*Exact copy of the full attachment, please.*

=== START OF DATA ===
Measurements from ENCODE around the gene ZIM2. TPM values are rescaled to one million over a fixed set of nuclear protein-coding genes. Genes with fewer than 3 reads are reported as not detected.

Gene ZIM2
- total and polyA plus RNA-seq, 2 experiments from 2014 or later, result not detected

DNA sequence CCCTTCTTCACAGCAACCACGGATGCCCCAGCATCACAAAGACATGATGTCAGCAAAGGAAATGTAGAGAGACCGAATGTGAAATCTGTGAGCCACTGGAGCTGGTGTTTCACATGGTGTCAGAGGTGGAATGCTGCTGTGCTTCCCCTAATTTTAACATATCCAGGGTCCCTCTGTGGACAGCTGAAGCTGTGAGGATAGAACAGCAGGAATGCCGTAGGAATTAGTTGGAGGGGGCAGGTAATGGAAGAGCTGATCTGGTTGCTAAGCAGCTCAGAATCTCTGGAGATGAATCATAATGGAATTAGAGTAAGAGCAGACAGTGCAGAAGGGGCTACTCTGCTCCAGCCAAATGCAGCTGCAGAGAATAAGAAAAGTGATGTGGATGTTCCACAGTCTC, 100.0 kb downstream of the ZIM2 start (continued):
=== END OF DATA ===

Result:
Measurements from ENCODE around the gene ZIM2. TPM values are rescaled to one million over a fixed set of nuclear protein-coding genes. Genes with fewer than 3 reads are reported as not detected.

Gene ZIM2
- total and polyA plus RNA-seq, 2 experiments from 2014 or later, result not detected

DNA sequence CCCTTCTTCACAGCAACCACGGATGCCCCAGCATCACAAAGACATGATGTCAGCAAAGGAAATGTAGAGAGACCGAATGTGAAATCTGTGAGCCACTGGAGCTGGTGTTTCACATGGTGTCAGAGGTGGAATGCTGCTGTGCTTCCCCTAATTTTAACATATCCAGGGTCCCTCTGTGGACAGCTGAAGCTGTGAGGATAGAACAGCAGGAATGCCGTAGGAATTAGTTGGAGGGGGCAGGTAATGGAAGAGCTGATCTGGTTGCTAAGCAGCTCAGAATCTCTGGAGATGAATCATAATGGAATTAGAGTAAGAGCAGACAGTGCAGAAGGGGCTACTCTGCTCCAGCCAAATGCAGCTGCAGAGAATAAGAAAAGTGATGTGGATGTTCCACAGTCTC, 100.0 kb downstream of the ZIM2 start (continued):